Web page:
International Day of Non-Violence
The United Nation’s (UN) International Day of Non-Violence is observed on 2nd October, to celebrate the birthday of the great Indian leader Mahatma Gandhi who led the Indian independence movement and pioneer of the philosophy and strategy of non-violence. Mahatma Gandhi famously helped lead India to independence from Britain using non-violence.
History of International Day of Non-Violence
The day started on June 15, 2007, after the United Nations General Assembly voted for it. The U.N. resolution asked all its members to observe the holiday in “an appropriate manner” and to spread “the message of non-violence, including through education and public awareness.”
During his twenties, Mahatma Gandhi traveled to London and became a lawyer, became a more committed vegetarian, and read the sacred texts of the world’s religions. In 1893 he traveled to South Africa and was awakened to the color prejudices of the country, and formed the Natal Congress to fight discrimination. He traveled back to India for a few years and then back to South Africa, where he organized his first large-scale civil disobedience campaign in 1906, called Satyagraha—meaning truth and firmness—protesting restrictions on the rights of Indians.
Mahatma Gandhi has been the inspiration for civil rights movements throughout the world. Civil rights leader Martin Luther King Jr. was motivated by Gandhi as he fought for racial equality in the USA in the 1950s and 60s. One of Gandhi’s most famous quotes summarizes the spirit of non-violence. He said: “There are many causes that I am prepared to die for, but no causes that I am prepared to kill for.” He also said: “Non-violence is mightier than the mightiest weapon of destruction.”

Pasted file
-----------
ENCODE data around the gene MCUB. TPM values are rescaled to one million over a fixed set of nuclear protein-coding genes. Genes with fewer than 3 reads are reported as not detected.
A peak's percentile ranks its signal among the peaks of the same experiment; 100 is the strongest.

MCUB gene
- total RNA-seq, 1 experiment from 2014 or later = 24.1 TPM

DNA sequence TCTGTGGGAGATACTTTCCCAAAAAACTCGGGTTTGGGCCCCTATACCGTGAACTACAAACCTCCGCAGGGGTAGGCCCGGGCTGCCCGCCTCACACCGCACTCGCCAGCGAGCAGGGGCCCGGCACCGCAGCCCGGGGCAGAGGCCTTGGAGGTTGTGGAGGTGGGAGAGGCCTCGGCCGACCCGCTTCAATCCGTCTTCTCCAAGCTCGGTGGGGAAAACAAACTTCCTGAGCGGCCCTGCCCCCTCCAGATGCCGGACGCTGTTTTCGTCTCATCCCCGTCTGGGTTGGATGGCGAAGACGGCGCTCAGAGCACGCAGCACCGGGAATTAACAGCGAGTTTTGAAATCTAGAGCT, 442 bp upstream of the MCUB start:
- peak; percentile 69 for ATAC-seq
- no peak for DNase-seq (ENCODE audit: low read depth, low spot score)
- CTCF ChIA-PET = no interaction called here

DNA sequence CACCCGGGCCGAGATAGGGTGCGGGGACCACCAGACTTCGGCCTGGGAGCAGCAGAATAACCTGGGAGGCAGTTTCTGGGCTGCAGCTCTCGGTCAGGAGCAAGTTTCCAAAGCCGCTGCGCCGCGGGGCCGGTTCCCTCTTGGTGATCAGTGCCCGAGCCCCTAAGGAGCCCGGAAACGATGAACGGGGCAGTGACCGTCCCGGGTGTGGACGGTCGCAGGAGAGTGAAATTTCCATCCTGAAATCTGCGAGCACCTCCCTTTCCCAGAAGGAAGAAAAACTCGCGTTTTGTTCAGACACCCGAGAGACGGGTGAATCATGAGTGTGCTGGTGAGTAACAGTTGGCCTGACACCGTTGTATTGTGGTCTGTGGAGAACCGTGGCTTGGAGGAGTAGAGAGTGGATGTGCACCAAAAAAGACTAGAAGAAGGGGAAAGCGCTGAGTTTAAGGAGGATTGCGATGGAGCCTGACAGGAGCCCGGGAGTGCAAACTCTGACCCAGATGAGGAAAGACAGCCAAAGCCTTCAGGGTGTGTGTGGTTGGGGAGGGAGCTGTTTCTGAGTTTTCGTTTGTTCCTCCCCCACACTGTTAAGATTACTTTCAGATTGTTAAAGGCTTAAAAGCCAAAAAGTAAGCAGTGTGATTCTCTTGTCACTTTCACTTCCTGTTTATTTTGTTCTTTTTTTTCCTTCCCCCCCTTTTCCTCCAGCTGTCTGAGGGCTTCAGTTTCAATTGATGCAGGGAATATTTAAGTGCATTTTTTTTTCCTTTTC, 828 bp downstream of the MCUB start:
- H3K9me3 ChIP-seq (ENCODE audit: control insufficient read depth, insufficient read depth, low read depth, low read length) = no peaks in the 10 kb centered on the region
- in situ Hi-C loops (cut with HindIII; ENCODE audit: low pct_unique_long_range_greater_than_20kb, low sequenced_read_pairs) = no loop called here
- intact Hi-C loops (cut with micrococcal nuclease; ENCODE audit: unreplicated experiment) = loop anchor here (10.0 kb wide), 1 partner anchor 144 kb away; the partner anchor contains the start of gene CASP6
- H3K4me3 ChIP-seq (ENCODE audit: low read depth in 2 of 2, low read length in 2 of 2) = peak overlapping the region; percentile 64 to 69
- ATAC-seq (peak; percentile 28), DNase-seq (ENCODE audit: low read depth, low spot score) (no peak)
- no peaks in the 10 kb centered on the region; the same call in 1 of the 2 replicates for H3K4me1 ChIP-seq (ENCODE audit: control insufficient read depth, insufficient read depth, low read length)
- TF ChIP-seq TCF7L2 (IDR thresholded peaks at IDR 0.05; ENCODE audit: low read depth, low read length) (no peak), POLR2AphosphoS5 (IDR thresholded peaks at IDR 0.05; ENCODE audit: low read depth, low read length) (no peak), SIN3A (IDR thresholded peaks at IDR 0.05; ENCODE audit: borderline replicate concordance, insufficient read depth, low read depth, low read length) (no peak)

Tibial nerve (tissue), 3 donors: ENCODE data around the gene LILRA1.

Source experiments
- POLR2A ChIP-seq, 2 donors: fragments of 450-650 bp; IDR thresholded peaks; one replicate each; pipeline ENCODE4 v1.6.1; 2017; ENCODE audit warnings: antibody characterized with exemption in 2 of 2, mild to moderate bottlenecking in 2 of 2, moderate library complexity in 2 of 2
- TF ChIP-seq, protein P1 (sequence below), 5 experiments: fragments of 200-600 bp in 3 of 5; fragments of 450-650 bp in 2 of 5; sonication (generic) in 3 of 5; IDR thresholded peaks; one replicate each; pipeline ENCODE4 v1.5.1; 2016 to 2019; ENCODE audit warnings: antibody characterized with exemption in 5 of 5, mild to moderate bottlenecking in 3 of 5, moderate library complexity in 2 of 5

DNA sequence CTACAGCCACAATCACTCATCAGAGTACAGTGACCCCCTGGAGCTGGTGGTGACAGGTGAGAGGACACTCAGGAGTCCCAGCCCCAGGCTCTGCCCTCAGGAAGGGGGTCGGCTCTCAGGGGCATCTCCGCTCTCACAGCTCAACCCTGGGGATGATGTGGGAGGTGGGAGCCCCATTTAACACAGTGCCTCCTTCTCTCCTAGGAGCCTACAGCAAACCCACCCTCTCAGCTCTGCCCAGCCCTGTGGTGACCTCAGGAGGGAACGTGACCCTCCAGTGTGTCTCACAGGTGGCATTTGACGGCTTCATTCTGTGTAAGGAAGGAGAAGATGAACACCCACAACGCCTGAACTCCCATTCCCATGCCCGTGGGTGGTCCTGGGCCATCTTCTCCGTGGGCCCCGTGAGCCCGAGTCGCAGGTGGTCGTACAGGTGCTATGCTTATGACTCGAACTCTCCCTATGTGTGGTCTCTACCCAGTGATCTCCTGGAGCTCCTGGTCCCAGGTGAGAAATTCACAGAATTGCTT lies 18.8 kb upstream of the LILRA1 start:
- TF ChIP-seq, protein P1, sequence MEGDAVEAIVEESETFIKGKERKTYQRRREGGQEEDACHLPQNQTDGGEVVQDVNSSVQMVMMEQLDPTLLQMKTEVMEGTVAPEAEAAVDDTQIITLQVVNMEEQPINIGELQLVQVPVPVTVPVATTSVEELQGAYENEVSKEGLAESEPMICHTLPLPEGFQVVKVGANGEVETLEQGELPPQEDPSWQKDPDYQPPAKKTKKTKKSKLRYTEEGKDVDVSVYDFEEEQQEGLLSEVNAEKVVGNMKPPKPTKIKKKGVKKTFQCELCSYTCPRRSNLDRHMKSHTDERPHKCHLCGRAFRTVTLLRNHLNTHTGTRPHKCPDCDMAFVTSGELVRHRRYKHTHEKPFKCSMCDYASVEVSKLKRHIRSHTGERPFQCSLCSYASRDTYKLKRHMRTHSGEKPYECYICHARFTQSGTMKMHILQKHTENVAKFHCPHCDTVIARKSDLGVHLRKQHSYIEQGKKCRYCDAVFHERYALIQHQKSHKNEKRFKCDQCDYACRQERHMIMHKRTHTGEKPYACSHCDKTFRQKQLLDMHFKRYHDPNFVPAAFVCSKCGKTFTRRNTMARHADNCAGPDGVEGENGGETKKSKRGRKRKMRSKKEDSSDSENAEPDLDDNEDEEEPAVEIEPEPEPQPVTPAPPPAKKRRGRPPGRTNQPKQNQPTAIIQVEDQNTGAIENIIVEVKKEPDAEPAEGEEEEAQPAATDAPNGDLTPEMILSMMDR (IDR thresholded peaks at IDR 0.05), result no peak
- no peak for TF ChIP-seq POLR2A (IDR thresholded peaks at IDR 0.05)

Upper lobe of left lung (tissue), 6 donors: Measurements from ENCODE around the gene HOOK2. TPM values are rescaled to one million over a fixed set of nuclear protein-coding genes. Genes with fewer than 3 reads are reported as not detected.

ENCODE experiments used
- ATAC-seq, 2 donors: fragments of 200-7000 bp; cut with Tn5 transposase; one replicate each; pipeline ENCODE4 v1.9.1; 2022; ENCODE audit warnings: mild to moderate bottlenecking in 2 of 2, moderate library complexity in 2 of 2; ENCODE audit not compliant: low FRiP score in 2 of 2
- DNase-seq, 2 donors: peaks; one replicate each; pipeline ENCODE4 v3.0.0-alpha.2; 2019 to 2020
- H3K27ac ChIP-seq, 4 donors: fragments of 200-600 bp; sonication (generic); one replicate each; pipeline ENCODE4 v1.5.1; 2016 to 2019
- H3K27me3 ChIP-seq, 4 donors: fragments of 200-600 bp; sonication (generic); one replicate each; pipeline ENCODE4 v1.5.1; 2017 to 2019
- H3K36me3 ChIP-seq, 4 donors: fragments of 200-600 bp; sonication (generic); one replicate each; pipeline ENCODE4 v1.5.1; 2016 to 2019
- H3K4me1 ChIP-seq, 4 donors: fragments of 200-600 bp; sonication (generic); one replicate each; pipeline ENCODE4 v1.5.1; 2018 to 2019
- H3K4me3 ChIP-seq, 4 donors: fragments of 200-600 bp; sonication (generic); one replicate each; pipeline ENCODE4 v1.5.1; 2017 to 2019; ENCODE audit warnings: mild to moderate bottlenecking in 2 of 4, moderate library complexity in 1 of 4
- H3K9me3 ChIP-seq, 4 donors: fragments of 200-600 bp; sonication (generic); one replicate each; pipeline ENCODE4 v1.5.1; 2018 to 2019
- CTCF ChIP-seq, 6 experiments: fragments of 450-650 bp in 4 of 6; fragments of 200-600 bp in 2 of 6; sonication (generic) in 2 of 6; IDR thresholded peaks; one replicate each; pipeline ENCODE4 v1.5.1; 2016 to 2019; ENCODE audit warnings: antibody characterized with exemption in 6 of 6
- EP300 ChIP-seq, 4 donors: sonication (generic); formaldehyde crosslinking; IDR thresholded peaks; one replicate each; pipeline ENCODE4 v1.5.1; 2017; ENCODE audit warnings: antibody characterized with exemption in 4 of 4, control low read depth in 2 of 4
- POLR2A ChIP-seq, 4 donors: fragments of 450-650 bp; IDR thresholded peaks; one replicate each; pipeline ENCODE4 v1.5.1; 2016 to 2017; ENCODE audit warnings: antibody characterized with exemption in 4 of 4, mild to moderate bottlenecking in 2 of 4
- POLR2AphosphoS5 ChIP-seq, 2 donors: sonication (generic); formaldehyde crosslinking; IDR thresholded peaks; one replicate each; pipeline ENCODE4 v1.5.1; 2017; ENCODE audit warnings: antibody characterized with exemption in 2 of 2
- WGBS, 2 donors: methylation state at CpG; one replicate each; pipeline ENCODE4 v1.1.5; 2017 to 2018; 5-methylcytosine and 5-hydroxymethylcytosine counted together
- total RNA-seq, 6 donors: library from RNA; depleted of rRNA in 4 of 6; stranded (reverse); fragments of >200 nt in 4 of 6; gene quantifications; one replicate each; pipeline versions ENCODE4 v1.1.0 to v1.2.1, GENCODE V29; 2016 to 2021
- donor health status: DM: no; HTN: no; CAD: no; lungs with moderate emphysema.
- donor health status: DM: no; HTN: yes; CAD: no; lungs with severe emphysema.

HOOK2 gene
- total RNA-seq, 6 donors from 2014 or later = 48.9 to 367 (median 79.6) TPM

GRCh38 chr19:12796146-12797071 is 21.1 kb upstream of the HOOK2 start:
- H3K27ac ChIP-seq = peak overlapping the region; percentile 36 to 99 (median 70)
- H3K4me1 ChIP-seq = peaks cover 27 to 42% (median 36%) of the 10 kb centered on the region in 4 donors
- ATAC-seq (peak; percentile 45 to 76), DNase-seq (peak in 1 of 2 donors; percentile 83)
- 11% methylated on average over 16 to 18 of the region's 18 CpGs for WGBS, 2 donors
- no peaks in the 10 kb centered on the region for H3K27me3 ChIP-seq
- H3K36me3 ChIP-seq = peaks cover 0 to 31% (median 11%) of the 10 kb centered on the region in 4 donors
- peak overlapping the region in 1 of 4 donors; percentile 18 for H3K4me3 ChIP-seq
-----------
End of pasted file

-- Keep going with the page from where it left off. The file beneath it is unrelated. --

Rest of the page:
The Iranian Nobel Peace Prize winner Shirin Ebadi played a big part in starting this day. At the World Social Forum in Bombay in 2004, she suggested such a day should be created. The date for this annual global celebration was chosen to pay tribute to the great Indian independence leader Mahatma Gandhi, who was born on October 2, 1869.
Things you can do to celebrate the International Day of Non-Violence:
Spread awareness about the event
There’s a good chance that most people in your circle or community don’t even know that an International Day of Non-Violence exists. Using social media, you can help spread awareness about the event. Educate people about what it’s all about and why it is significant. Promote the culture and ideals of a nonviolent and pacifist lifestyle through informative posts and pictures on your social media accounts. The more educated and aware people are about the philosophy of nonviolence, the more willing they will be in taking part in the campaign to create a better and more peaceful world.
Try to resolve your personal issues in nonviolent ways
If you have personal problems that are gnawing at your insides, come up with ways to resolve them peacefully, particularly if the problems involve certain people in your life. Relate to your adversaries’ points of view to gain a better understanding of the issues involved. Try to come up with nonviolent ways to resolve pesky disputes where everyone concerned would feel like they’ve won.
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